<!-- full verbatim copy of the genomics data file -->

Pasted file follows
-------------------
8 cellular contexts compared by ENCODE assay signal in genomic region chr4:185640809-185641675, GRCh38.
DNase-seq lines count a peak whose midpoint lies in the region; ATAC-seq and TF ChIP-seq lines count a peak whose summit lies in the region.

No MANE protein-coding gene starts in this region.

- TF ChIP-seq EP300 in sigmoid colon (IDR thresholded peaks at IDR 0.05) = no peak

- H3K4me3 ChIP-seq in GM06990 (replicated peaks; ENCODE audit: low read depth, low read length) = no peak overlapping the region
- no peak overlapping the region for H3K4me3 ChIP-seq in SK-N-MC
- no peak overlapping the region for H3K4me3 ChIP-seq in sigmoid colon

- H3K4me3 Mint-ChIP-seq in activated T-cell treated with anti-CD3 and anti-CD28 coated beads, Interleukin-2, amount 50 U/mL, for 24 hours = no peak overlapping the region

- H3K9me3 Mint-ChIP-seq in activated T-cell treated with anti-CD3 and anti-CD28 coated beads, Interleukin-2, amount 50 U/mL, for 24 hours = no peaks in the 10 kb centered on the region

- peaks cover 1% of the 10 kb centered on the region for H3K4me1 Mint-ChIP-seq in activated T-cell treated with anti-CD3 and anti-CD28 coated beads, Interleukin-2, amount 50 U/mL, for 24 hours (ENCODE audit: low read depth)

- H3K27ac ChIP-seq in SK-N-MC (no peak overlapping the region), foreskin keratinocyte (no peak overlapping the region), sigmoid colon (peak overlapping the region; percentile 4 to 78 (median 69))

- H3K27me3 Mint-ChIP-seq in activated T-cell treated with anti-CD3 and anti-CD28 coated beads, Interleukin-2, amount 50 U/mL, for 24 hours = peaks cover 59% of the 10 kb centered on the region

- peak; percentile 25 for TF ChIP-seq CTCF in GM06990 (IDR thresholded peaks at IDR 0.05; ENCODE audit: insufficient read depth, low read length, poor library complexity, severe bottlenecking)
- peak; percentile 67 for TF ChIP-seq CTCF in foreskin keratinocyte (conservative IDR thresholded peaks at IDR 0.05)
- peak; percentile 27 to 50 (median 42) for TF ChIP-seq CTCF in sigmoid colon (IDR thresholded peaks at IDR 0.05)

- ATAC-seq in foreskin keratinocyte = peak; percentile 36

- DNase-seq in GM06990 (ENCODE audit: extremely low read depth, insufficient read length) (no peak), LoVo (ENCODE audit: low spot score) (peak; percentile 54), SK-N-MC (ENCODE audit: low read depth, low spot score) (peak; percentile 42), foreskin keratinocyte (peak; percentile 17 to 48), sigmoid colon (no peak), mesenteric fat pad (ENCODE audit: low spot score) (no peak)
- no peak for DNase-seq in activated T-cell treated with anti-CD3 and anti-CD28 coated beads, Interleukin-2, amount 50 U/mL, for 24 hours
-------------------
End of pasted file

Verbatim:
8 cellular contexts compared by ENCODE assay signal in genomic region chr4:185640809-185641675, GRCh38.
DNase-seq lines count a peak whose midpoint lies in the region; ATAC-seq and TF ChIP-seq lines count a peak whose summit lies in the region.

No MANE protein-coding gene starts in this region.

- TF ChIP-seq EP300 in sigmoid colon (IDR thresholded peaks at IDR 0.05) = no peak

- H3K4me3 ChIP-seq in GM06990 (replicated peaks; ENCODE audit: low read depth, low read length) = no peak overlapping the region
- no peak overlapping the region for H3K4me3 ChIP-seq in SK-N-MC
- no peak overlapping the region for H3K4me3 ChIP-seq in sigmoid colon

- H3K4me3 Mint-ChIP-seq in activated T-cell treated with anti-CD3 and anti-CD28 coated beads, Interleukin-2, amount 50 U/mL, for 24 hours = no peak overlapping the region

- H3K9me3 Mint-ChIP-seq in activated T-cell treated with anti-CD3 and anti-CD28 coated beads, Interleukin-2, amount 50 U/mL, for 24 hours = no peaks in the 10 kb centered on the region

- peaks cover 1% of the 10 kb centered on the region for H3K4me1 Mint-ChIP-seq in activated T-cell treated with anti-CD3 and anti-CD28 coated beads, Interleukin-2, amount 50 U/mL, for 24 hours (ENCODE audit: low read depth)

- H3K27ac ChIP-seq in SK-N-MC (no peak overlapping the region), foreskin keratinocyte (no peak overlapping the region), sigmoid colon (peak overlapping the region; percentile 4 to 78 (median 69))

- H3K27me3 Mint-ChIP-seq in activated T-cell treated with anti-CD3 and anti-CD28 coated beads, Interleukin-2, amount 50 U/mL, for 24 hours = peaks cover 59% of the 10 kb centered on the region

- peak; percentile 25 for TF ChIP-seq CTCF in GM06990 (IDR thresholded peaks at IDR 0.05; ENCODE audit: insufficient read depth, low read length, poor library complexity, severe bottlenecking)
- peak; percentile 67 for TF ChIP-seq CTCF in foreskin keratinocyte (conservative IDR thresholded peaks at IDR 0.05)
- peak; percentile 27 to 50 (median 42) for TF ChIP-seq CTCF in sigmoid colon (IDR thresholded peaks at IDR 0.05)

- ATAC-seq in foreskin keratinocyte = peak; percentile 36

- DNase-seq in GM06990 (ENCODE audit: extremely low read depth, insufficient read length) (no peak), LoVo (ENCODE audit: low spot score) (peak; percentile 54), SK-N-MC (ENCODE audit: low read depth, low spot score) (peak; percentile 42), foreskin keratinocyte (peak; percentile 17 to 48), sigmoid colon (no peak), mesenteric fat pad (ENCODE audit: low spot score) (no peak)
- no peak for DNase-seq in activated T-cell treated with anti-CD3 and anti-CD28 coated beads, Interleukin-2, amount 50 U/mL, for 24 hours